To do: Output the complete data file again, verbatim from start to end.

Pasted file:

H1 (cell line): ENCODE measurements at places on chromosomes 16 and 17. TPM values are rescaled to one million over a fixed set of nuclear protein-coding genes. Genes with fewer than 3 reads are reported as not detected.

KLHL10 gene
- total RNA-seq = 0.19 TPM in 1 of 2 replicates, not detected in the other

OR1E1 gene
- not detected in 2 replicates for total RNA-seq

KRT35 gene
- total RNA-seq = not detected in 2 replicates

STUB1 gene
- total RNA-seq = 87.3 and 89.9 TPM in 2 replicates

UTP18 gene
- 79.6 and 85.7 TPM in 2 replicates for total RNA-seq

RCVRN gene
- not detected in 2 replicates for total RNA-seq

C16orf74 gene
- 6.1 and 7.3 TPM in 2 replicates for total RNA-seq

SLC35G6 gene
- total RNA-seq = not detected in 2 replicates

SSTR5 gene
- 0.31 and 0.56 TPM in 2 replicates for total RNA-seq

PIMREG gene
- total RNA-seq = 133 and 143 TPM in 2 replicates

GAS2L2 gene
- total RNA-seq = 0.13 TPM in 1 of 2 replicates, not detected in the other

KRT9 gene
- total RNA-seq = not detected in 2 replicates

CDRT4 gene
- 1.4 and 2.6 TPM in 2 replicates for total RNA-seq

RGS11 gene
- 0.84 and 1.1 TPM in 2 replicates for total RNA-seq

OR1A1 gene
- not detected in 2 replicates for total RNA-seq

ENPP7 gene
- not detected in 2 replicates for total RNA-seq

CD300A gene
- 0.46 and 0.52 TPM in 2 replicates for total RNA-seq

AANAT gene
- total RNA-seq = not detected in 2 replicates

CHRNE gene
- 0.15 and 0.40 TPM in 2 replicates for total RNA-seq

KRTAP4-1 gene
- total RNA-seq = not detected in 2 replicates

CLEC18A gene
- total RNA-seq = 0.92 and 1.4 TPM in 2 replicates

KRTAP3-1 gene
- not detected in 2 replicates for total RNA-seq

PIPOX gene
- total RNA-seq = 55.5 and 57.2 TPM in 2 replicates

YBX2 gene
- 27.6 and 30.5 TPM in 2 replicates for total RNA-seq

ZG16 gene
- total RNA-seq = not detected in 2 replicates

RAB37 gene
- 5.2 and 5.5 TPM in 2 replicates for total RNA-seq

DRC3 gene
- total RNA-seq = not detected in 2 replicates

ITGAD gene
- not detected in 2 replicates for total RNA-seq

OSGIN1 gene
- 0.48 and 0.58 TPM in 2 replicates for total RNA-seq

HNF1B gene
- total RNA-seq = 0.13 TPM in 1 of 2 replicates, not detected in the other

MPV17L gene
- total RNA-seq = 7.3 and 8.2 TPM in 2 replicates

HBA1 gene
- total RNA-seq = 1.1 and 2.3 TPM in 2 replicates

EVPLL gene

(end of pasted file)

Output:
H1 (cell line): ENCODE measurements at places on chromosomes 16 and 17. TPM values are rescaled to one million over a fixed set of nuclear protein-coding genes. Genes with fewer than 3 reads are reported as not detected.

KLHL10 gene
- total RNA-seq = 0.19 TPM in 1 of 2 replicates, not detected in the other

OR1E1 gene
- not detected in 2 replicates for total RNA-seq

KRT35 gene
- total RNA-seq = not detected in 2 replicates

STUB1 gene
- total RNA-seq = 87.3 and 89.9 TPM in 2 replicates

UTP18 gene
- 79.6 and 85.7 TPM in 2 replicates for total RNA-seq

RCVRN gene
- not detected in 2 replicates for total RNA-seq

C16orf74 gene
- 6.1 and 7.3 TPM in 2 replicates for total RNA-seq

SLC35G6 gene
- total RNA-seq = not detected in 2 replicates

SSTR5 gene
- 0.31 and 0.56 TPM in 2 replicates for total RNA-seq

PIMREG gene
- total RNA-seq = 133 and 143 TPM in 2 replicates

GAS2L2 gene
- total RNA-seq = 0.13 TPM in 1 of 2 replicates, not detected in the other

KRT9 gene
- total RNA-seq = not detected in 2 replicates

CDRT4 gene
- 1.4 and 2.6 TPM in 2 replicates for total RNA-seq

RGS11 gene
- 0.84 and 1.1 TPM in 2 replicates for total RNA-seq

OR1A1 gene
- not detected in 2 replicates for total RNA-seq

ENPP7 gene
- not detected in 2 replicates for total RNA-seq

CD300A gene
- 0.46 and 0.52 TPM in 2 replicates for total RNA-seq

AANAT gene
- total RNA-seq = not detected in 2 replicates

CHRNE gene
- 0.15 and 0.40 TPM in 2 replicates for total RNA-seq

KRTAP4-1 gene
- total RNA-seq = not detected in 2 replicates

CLEC18A gene
- total RNA-seq = 0.92 and 1.4 TPM in 2 replicates

KRTAP3-1 gene
- not detected in 2 replicates for total RNA-seq

PIPOX gene
- total RNA-seq = 55.5 and 57.2 TPM in 2 replicates

YBX2 gene
- 27.6 and 30.5 TPM in 2 replicates for total RNA-seq

ZG16 gene
- total RNA-seq = not detected in 2 replicates

RAB37 gene
- 5.2 and 5.5 TPM in 2 replicates for total RNA-seq

DRC3 gene
- total RNA-seq = not detected in 2 replicates

ITGAD gene
- not detected in 2 replicates for total RNA-seq

OSGIN1 gene
- 0.48 and 0.58 TPM in 2 replicates for total RNA-seq

HNF1B gene
- total RNA-seq = 0.13 TPM in 1 of 2 replicates, not detected in the other

MPV17L gene
- total RNA-seq = 7.3 and 8.2 TPM in 2 replicates

HBA1 gene
- total RNA-seq = 1.1 and 2.3 TPM in 2 replicates

EVPLL gene